Can you imagine if you didn’t have access to a mirror? Those who are not so concerned with their appearance might be thinking, “That might not be so bad!” But consider how you might feel if you were a model of some kind and your livelihood depended on making sure your appearance was just so. If you needed to make sure that your hair, clothing, make-up, etc. were just right, all in order to make a living, you wouldn’t ever want to be without some way of knowing how you looked and what adjustments you needed to make, right? That would be unacceptable. Now imagine having that same lack of awareness of how well you were doing and what adjustments you needed to make when it came to developing mastery in a certain field or learning to lead other people. What if you never received any feedback on your effectiveness, your performance, strengths, or areas of opportunity you needed to address? For a leader, that situation would be no less acceptable, and yet it is a reality for many of us.
Over the years, I have learned that leadership development is not simply about learning what you should or should not do, and then trying to force-fit the same one-size-fits-all methods everywhere and on everyone, regardless of the situation. What’s necessary is to diligently learn and prudently apply the timeless and universal principles of leadership in a very customized way that resonates with those you are leading or teaching. Leadership is always a dynamic pursuit because of the differences in cultures, individual preferences, business situations, etc. necessitate different approaches at different times. As such, one of the most important aspects of growing as a leader is that you have to be willing to seek out and learn from your mistakes, and make frequent course corrections along the way.
The only way to accomplish this is to solicit, receive, and act on specific and timely feedback. Unfortunately, this priceless ingredient, namely genuine and helpful feedback, is and often missing for most leaders. This is either because of leaders who are not interested in constructive feedback, or team members who don’t want to take the social risk of coming across as criticizing their peers or their boss. This winds up perpetuating a situation where people are starved for feedback and relying on their own subjective judgment as to whether their performance and behavior is on target or not. As a result, entrenched negative behavior tends to remain in place, and behaviors that might be beneficial end up never being cultivated in the first place.
Receiving timely and helpful feedback is critical for everyone, but especially so when it comes to leaders whose actions significantly impact the results and morale of their entire organization. Unfortunately, nowadays it seems like the higher the office a leader holds, the less open they are to accepting any kind of feedback or responsibility for their actions. Instead, they blame others for their own failings as leaders and demonize anyone who criticizes them in any way, unable to recognize that feedback is a gift. The negative trickle-down effect of these leaders on the organization cannot be overstated. All you have to do is to turn on your TV to see this kind of behavior displayed by so called leaders in high places. I have personally had the misfortune of working under at least two CEOs whose inadequate performance—and unwillingness to accept feedback on it—significantly reduced the size of thousands of people’s nest eggs, while they walked away with their golden parachutes.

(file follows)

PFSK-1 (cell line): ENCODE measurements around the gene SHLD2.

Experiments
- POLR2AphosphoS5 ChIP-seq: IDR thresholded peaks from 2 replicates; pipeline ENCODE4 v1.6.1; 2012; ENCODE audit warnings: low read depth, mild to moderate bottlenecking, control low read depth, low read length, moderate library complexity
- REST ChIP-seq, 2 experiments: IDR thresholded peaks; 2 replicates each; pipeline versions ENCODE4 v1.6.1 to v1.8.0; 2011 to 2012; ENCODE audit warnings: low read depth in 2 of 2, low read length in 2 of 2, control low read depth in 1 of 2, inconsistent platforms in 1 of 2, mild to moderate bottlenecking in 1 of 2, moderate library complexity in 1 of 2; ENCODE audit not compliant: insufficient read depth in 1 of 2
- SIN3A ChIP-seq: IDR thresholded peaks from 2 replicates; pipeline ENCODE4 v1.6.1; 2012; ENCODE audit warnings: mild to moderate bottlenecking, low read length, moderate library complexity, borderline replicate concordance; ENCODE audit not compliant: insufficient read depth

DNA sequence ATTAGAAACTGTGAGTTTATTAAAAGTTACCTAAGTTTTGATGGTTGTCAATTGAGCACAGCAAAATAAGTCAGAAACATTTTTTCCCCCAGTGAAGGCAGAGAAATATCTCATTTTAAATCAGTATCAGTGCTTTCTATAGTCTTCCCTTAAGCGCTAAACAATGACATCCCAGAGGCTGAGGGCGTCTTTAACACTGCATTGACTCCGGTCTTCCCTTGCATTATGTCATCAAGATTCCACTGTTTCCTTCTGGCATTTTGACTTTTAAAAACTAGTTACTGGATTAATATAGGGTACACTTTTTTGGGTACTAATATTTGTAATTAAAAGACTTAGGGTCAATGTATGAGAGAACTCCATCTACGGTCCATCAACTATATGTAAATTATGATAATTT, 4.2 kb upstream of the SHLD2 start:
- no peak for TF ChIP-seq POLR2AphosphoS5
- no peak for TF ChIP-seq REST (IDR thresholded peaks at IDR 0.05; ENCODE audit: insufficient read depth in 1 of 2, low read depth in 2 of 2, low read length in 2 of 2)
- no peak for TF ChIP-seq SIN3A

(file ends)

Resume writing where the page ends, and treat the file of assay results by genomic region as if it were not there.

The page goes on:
If you are a leader, especially a high level one, here are a few questions I’d like you to think about before continuing the rest of this post. Do you feel you get enough honest feedback? If not, why do you think that is? Do you care more about your reputation and pride, or the well-being of your organization and its employees? If it is the former, are you committed to turning that around and making sure that you get proper amount of feedback to ensure that both you and your organization are set up for success?
I’d like you to consider that, regardless of what you say in response, your answers to these questions are the directly expressed in your own behavior. If you are getting an abundance of feedback, it is because you have proven yourself trustworthy and you have shown the people around you that you take feedback well and you do something with it. I hope you take a moment and acknowledge that this does not happen by default. By contrast, I’d like point out that you bear full responsibility for not getting the feedback you say you want, because you are the one who, over time, has trained people around you to be the way they are. As Andy Stanley puts it, “Leaders who don’t listen eventually find themselves surrounded by people who have nothing to say.” You don’t need to declare whether your pride is more important than improving yourself, and if you are committed to the success of the organization even if it requires a little more humility; suffice it to say, those who look to you for leadership have already heard your answers loud and clear, because actions are louder than words.
I remember early on in my career, I used to get pretty defensive when I received any sort of constructive feedback. I always tried to explain everything away and I felt like people didn’t really understand me and didn’t get how awesome I was. In hindsight, I can easily see that people hesitated to give me feedback because they didn’t want the hassle, and I don’t blame them! It turns out I wasn’t the greatest leader to ever walk the earth; like pretty much everyone, I wanted to protect my ego even if that meant sacrificing the opportunity to improve. In the end, I was the one who missed out on the invaluable gift of feedback and, without knowing how my behavior was perceived, there was very little I could have done to actively get better at being a leader.